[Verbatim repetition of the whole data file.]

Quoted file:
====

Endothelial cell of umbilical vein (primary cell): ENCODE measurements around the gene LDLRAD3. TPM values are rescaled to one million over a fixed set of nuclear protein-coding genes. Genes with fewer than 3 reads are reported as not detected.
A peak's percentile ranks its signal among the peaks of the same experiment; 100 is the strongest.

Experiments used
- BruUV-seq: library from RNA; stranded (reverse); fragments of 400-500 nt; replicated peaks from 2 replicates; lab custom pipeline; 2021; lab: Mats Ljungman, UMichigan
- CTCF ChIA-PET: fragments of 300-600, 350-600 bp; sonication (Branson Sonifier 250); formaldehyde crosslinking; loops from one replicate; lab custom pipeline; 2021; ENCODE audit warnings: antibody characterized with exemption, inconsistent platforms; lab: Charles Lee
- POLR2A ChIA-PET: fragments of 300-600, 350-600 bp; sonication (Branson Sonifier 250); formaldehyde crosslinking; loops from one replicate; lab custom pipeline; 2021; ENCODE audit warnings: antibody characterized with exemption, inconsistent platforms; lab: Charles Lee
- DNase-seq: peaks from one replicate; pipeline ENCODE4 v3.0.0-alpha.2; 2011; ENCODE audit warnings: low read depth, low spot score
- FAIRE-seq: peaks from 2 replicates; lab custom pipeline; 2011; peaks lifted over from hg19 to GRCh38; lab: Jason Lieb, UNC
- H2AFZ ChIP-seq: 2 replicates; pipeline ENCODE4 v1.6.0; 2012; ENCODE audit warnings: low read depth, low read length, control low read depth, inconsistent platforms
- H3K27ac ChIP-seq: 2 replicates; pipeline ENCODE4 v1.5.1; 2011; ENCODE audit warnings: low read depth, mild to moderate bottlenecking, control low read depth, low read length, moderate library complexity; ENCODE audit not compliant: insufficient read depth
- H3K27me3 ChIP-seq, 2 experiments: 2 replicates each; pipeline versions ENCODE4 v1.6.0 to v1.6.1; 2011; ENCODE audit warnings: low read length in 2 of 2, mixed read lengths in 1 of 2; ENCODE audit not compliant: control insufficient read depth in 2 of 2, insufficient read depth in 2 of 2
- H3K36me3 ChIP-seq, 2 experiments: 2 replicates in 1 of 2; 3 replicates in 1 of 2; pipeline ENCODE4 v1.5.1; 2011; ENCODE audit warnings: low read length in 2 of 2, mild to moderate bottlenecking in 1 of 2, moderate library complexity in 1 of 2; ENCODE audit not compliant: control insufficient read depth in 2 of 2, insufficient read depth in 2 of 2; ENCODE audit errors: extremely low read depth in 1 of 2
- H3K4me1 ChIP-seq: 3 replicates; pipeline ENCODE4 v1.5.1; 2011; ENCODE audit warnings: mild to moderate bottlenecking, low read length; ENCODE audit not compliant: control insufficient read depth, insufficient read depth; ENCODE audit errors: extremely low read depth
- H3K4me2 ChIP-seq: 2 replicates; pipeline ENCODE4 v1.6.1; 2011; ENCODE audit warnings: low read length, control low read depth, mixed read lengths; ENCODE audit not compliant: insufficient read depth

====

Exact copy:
Endothelial cell of umbilical vein (primary cell): ENCODE measurements around the gene LDLRAD3. TPM values are rescaled to one million over a fixed set of nuclear protein-coding genes. Genes with fewer than 3 reads are reported as not detected.
A peak's percentile ranks its signal among the peaks of the same experiment; 100 is the strongest.

Experiments used
- BruUV-seq: library from RNA; stranded (reverse); fragments of 400-500 nt; replicated peaks from 2 replicates; lab custom pipeline; 2021; lab: Mats Ljungman, UMichigan
- CTCF ChIA-PET: fragments of 300-600, 350-600 bp; sonication (Branson Sonifier 250); formaldehyde crosslinking; loops from one replicate; lab custom pipeline; 2021; ENCODE audit warnings: antibody characterized with exemption, inconsistent platforms; lab: Charles Lee
- POLR2A ChIA-PET: fragments of 300-600, 350-600 bp; sonication (Branson Sonifier 250); formaldehyde crosslinking; loops from one replicate; lab custom pipeline; 2021; ENCODE audit warnings: antibody characterized with exemption, inconsistent platforms; lab: Charles Lee
- DNase-seq: peaks from one replicate; pipeline ENCODE4 v3.0.0-alpha.2; 2011; ENCODE audit warnings: low read depth, low spot score
- FAIRE-seq: peaks from 2 replicates; lab custom pipeline; 2011; peaks lifted over from hg19 to GRCh38; lab: Jason Lieb, UNC
- H2AFZ ChIP-seq: 2 replicates; pipeline ENCODE4 v1.6.0; 2012; ENCODE audit warnings: low read depth, low read length, control low read depth, inconsistent platforms
- H3K27ac ChIP-seq: 2 replicates; pipeline ENCODE4 v1.5.1; 2011; ENCODE audit warnings: low read depth, mild to moderate bottlenecking, control low read depth, low read length, moderate library complexity; ENCODE audit not compliant: insufficient read depth
- H3K27me3 ChIP-seq, 2 experiments: 2 replicates each; pipeline versions ENCODE4 v1.6.0 to v1.6.1; 2011; ENCODE audit warnings: low read length in 2 of 2, mixed read lengths in 1 of 2; ENCODE audit not compliant: control insufficient read depth in 2 of 2, insufficient read depth in 2 of 2
- H3K36me3 ChIP-seq, 2 experiments: 2 replicates in 1 of 2; 3 replicates in 1 of 2; pipeline ENCODE4 v1.5.1; 2011; ENCODE audit warnings: low read length in 2 of 2, mild to moderate bottlenecking in 1 of 2, moderate library complexity in 1 of 2; ENCODE audit not compliant: control insufficient read depth in 2 of 2, insufficient read depth in 2 of 2; ENCODE audit errors: extremely low read depth in 1 of 2
- H3K4me1 ChIP-seq: 3 replicates; pipeline ENCODE4 v1.5.1; 2011; ENCODE audit warnings: mild to moderate bottlenecking, low read length; ENCODE audit not compliant: control insufficient read depth, insufficient read depth; ENCODE audit errors: extremely low read depth
- H3K4me2 ChIP-seq: 2 replicates; pipeline ENCODE4 v1.6.1; 2011; ENCODE audit warnings: low read length, control low read depth, mixed read lengths; ENCODE audit not compliant: insufficient read depth